As I am a moderately well-read person, my poor understanding of science is a source of embarrassment. It’s possible I know as much science as the average American. Still, I haven’t studied it as much as I would like, nor does my brain seem particularly well-suited for it. I’m good with words and pretty good with numbers, but thinking spatially or mechanically is a challenge.
Because I spend a lot of time in the gym, I have decided to improve my understanding of certain scientific principles by studying different exercises and equipment. My hope is that in actually using my own body to do various movements, the principles will sink in better than they have before.
Shortly after choosing decline sit-ups for my first investigation, I explained my plan to a science-minded friend. “What forces do you think are involved?” he asked. “Fulcrums, levers, gravity?” I hazarded. “And torque,” he replied. Torque. The word calls to mind cars.
My next step was some online searches. The Wikipedia “Torque” entry was potentially informative. On one site, I found the following: “However, to avoid a lesson in physics we can summate the concept [of arm placement during decline sit-ups] as follows.” Not helpful, except that with a quick side investigation I learned that “summate” is a legitimate word, though it sounds off to my ear. Back at Wikipedia, I clicked links on the “Torque” page.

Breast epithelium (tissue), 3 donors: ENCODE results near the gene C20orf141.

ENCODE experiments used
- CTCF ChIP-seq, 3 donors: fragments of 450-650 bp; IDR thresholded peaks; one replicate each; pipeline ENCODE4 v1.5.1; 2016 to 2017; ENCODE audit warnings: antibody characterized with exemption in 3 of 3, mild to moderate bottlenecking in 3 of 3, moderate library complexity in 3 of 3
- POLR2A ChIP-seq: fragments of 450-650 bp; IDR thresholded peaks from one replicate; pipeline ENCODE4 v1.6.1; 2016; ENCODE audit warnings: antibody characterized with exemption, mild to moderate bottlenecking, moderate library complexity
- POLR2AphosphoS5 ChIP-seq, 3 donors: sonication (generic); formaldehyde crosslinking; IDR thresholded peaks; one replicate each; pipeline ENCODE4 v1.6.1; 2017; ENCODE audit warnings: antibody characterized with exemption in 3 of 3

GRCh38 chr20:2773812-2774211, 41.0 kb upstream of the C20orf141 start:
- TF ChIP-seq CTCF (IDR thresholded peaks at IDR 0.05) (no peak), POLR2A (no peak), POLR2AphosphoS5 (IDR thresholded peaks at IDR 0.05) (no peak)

I admit I breezed through these and several other websites. Part of the problem is that I am not really all that interested in learning more science. It’s something I think I should do, and I kind of wish I could automatically deposit the knowledge in my brain. Still, perhaps if I can get a few footholds through this gym/science scheme, I’ll begin to find it more interesting.
Eventually I wound up on a website that looks to be quite informative and reputable, ExRx.net. It contains a page about levers, as well as a page on the weighted decline sit-up (and hundreds of other exercises). On the decline sit-up page, I read, “Lower decline to increase resistance.” I then set about to answer the simple question “Why does lowering the decline increase resistance?” If this is the physics equivalent of “Who wrote Adventures of Huckleberry Finn?”, so be it.
My first thought was that gravity might be involved. Something along the lines of slightly more air offering resistance as one is moving up. But that didn’t seem right—that air would only weigh minimally more, wouldn’t it, not enough to produce the effect that I know from experience is more significant. Then I remembered that as distance increases from the point of the fulcrum, or something like that, it requires more effort to move.
Returning to the lever page on ExRx.net, I saw I had the idea right, if not the terminology. What I thought of as the point of the fulcrum is in fact called a fulcrum, while the whole thing is a lever. Decline sit-ups seem to be either second– or third-class levers, the latter only if you hold a weight behind your head. As the page states, a third-class lever “requires relatively great force to move even small resistances.” I was able to empirically verify this statement during my last weight training session, when I held a 10-lb. weight behind my head instead of on my chest like I usually do. It was not easy.
A Third-class Lever
I have only scratched the surface of levers here, and I haven’t yet figured out what torque is or followed up on whether my gravity instinct has any truth to it. Yet I’ll be damned if I don’t feel a bit more eager to continue learning more science. And as far as I’m concerned, that makes this first inquiry a success.